McConnell to End Blue Slip Tradition to Accelerate Judicial Confirmations

Senator Mitch McConnell at the Kentucky Air National Guard Base in 2012. (Public domain photo by Air Force Maj. Dale Greer)

Since President Trump and the new Congress took office, Republicans have actively pushed for conservative legislation with little to no results, heightening the importance of filling empty court seats with conservative judges.

For around the past century, senators have been able to veto the nomination of a judge from the state he or she represents by not filling out a form known as a blue slip.

In May rumors surfaced of plans to scrap the procedure and now in a new interview Senate Majority Leader Mitch McConnell, R-Ky., has said the practice is effectively over.

The blue slip practice is not part of the Senate rules, however, it is tradition and the Senate largely relies on precedent in matters of procedure. In withholding a blue slip, a senator could effectively veto a president’s nomination for the federal judiciary, the idea being that this would moderate it.

Additionally, the blue slip tradition made the Senate more bipartisan by allowing members of the minority party to maintain some power. In the past, the slip has been respected by both parties. In 2009, Senate Judiciary Committee Chairman Patrick Leahy, D-Vt., upheld the practice without exception and requested that President Obama respect it.

Democrats have held a unified force against the ending of the blue slip practice, criticizing Senate Republicans for their hypocrisy and referencing the last year of the Obama administration when 18 of President Obama’s judicial nominees were rejected, six of whom were to the Courts of Appeals.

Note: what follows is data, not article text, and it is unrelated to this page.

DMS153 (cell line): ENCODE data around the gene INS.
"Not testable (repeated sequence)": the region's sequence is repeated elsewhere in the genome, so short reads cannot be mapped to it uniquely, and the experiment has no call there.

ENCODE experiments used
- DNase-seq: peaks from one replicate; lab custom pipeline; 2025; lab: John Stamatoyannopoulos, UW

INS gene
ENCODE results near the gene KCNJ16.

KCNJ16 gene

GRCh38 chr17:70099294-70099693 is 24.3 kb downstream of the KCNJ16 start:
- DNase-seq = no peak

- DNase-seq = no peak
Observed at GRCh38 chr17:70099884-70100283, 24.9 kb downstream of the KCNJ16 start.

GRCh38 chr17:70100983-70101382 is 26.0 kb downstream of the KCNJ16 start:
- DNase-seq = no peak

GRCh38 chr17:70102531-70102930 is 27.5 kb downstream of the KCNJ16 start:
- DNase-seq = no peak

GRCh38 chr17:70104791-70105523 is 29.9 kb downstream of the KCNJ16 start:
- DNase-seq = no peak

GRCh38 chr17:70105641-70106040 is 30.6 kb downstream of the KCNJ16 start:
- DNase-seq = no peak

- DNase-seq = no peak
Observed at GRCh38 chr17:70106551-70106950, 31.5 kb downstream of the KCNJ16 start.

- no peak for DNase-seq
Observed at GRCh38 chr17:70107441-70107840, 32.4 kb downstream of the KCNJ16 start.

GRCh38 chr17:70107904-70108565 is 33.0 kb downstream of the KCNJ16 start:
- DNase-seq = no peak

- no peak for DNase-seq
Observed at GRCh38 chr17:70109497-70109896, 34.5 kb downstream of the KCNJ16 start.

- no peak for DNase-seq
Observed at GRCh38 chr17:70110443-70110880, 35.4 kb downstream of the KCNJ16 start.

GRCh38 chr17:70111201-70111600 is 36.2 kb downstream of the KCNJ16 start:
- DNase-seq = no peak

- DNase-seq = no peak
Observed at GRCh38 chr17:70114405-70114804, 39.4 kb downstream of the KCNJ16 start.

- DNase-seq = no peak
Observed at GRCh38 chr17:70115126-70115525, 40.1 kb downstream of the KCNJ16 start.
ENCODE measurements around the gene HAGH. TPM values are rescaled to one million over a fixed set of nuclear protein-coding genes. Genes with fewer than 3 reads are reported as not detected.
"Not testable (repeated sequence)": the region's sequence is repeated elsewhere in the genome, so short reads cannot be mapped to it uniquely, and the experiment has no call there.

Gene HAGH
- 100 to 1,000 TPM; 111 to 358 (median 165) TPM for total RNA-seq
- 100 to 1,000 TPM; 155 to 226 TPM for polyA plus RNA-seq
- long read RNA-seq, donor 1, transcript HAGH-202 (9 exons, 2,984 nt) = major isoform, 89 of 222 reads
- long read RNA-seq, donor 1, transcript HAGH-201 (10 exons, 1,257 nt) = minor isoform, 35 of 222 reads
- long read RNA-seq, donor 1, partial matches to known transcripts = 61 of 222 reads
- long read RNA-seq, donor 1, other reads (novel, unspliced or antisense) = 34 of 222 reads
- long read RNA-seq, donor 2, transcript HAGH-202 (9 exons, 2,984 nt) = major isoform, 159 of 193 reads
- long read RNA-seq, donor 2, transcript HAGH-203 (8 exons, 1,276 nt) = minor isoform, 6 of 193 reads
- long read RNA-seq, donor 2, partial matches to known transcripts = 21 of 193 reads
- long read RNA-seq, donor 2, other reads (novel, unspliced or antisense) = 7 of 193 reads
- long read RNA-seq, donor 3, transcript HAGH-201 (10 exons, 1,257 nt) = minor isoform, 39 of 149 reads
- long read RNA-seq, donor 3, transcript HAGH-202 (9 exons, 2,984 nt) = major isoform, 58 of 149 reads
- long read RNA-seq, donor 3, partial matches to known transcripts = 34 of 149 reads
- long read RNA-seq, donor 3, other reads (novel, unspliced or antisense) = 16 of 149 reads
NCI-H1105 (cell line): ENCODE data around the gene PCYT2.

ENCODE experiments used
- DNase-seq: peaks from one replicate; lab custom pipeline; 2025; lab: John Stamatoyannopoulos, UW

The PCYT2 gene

In spite of this opposition, in recent months the judicial selection process has proceeded as seen in the confirmation of Associate Justice of the Supreme Court Neil Gorsuch. McConnell led the Republican Senate caucus in removing the filibuster on Supreme Court nominees.

Currently, there are 144 federal court vacancies, 21 of which are on appeals courts and 115 at the district court level. However, 45 nominations are pending confirmation, 11 for appellate courts and 34 for district-level courts. Many of the candidates were stalled by blue slip vetoes.

In an interview with The Weekly Standard, McConnell gave an abundantly clear warning to Democrats by stating that Senate Republicans will regard the blue slip practice “as simply a notification of how you’re going to vote, not as an opportunity to blackball” a nominee. His tenor clarified that he is looking to confirm candidates regardless of the “tactics used by Democrats.”

McConnell’s forceful and strong approach to the blue slip practice correlates to the increasing pressure he faces as majority leader from all sides of his party, both in and outside of the Senate.

The Judicial Crisis Network and the Conservative Action Project have both encouraged McConnell to further speed up the judicial confirmations in an attempt to expedite their goals for the federal bench.

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